Today's tracking poll gives Romney a 7-point lead (52-45), which is nowhere near any of the other national polls that, as a group, has the race about even. The electoral vote projections generally give Obama a small edge. The NYT's Nate Silver says that Gallup has a history of wild swings - and of being wrong.
In 2008, the Gallup poll put Mr. Obama 11 points ahead of John McCain on the eve of that November's election. That was tied for Mr. Obama's largest projected margin of victory among any of the 15 or so national polls that were released just in advance of the election. The average of polls put Mr. Obama up by about seven points. The average did a good job; Mr. Obama won the popular vote by seven points. The Gallup poll had a four-point miss, however. In 2010, Gallup put Republicans ahead by 15 points on the national Congressional ballot, higher than other polling firms, which put Republicans an average of eight or nine points ahead instead. In fact, Republicans won the popular vote for the United States House by about seven percentage points -- fairly close to the average of polls, but representing another big miss for Gallup.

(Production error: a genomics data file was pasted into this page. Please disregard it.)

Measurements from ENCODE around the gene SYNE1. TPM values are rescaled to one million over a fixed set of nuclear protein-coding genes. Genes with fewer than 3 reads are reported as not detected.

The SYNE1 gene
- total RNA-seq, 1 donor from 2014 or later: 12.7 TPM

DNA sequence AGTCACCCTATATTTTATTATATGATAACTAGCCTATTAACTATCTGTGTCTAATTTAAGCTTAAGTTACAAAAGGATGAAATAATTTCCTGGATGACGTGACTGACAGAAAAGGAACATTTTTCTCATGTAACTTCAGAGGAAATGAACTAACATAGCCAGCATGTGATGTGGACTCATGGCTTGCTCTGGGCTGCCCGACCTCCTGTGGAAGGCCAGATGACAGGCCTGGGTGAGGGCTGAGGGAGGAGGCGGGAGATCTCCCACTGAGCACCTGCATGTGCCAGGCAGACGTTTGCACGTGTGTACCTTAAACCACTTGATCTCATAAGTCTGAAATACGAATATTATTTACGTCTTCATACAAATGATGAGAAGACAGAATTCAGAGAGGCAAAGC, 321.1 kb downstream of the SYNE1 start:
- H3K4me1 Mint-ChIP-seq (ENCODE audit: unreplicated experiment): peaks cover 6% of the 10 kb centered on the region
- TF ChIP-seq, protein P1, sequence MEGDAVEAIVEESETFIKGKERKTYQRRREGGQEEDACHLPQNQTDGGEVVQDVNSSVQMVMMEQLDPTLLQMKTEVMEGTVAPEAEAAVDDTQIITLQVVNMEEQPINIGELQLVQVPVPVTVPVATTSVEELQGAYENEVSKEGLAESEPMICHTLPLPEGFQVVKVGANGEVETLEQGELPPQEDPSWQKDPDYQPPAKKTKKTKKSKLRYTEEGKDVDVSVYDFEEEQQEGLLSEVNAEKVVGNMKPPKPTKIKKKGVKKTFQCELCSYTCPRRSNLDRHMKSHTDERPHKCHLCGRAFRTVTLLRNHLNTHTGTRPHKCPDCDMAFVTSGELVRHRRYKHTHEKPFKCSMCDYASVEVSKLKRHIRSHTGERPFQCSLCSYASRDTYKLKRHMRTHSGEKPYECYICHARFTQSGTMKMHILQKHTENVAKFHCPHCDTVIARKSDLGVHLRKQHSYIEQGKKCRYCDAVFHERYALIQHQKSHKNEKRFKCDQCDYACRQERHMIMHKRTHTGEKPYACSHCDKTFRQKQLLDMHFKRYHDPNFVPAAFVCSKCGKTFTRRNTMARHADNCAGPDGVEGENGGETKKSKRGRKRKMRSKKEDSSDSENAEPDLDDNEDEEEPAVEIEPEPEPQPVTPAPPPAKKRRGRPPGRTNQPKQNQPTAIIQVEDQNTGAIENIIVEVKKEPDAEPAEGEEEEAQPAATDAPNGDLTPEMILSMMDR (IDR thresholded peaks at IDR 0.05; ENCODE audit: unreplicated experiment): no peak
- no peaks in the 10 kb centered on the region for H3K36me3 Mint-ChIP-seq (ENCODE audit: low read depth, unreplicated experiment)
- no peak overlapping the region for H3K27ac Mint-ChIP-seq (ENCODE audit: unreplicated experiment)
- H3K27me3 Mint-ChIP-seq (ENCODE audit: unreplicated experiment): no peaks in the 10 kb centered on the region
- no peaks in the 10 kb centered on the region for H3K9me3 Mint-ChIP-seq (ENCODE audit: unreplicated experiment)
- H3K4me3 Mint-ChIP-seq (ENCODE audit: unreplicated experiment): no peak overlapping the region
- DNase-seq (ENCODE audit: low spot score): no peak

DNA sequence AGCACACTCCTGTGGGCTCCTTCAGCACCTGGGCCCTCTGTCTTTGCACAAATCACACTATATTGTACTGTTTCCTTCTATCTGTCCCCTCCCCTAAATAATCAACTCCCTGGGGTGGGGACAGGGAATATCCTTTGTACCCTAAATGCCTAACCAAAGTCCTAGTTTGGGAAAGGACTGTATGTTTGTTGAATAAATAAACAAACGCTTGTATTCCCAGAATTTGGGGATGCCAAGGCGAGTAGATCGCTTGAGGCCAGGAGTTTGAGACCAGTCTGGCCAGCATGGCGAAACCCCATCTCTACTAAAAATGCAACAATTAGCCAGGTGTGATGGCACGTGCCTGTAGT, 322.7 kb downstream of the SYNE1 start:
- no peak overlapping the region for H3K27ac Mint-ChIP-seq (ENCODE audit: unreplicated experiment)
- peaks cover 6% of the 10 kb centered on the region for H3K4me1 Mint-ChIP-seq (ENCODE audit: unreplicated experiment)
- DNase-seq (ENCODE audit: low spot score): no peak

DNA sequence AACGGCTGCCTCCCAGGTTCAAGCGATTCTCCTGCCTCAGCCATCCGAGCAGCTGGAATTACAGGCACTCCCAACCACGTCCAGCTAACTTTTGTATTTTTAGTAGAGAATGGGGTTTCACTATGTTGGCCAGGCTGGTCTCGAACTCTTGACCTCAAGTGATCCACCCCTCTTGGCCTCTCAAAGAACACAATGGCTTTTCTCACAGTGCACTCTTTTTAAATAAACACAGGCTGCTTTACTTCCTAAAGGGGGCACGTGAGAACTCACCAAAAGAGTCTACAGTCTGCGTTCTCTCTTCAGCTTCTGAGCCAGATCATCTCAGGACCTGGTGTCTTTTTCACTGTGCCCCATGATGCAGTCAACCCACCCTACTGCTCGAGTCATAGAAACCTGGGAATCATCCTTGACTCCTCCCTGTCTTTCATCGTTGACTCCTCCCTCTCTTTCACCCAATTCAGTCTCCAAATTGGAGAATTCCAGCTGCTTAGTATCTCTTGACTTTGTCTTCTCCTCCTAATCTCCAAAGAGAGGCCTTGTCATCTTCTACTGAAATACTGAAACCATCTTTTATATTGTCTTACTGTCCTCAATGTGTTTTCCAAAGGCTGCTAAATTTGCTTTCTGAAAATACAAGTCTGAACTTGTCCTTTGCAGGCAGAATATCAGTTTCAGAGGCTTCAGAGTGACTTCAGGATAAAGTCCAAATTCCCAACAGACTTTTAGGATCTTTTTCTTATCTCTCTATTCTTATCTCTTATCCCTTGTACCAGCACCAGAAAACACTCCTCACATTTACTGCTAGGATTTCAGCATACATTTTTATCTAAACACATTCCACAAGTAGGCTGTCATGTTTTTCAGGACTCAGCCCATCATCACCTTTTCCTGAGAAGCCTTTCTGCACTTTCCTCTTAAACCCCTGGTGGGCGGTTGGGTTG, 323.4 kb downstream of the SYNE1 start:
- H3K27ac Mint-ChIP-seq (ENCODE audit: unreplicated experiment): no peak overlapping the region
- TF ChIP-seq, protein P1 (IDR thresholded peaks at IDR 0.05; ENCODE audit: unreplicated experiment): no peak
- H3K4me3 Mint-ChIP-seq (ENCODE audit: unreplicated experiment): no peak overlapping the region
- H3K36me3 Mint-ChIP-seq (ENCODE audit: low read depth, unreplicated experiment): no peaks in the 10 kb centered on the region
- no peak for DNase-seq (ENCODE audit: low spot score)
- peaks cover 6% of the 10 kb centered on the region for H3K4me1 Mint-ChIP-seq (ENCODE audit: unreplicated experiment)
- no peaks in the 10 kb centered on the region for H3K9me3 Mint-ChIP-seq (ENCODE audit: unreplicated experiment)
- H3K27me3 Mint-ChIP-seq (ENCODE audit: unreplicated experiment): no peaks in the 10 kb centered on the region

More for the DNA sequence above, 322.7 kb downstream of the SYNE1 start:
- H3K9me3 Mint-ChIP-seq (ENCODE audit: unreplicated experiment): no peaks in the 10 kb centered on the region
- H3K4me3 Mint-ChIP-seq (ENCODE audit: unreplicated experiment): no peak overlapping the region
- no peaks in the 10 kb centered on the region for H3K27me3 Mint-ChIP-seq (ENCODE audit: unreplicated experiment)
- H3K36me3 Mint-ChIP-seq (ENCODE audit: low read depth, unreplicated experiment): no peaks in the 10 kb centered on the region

Silver, who provides way more technical analysis than you'll probably need, suspects that Gallup's polling model may explain the wild swings and often inaccurate readings. But he does not discount the survey entirely.
You should consider it -- but consider it in context. The context is that its most recent results differ substantially from the dozens of other state and national polls about the campaign. It's much more likely that Gallup is wrong and everyone else is right than the other way around.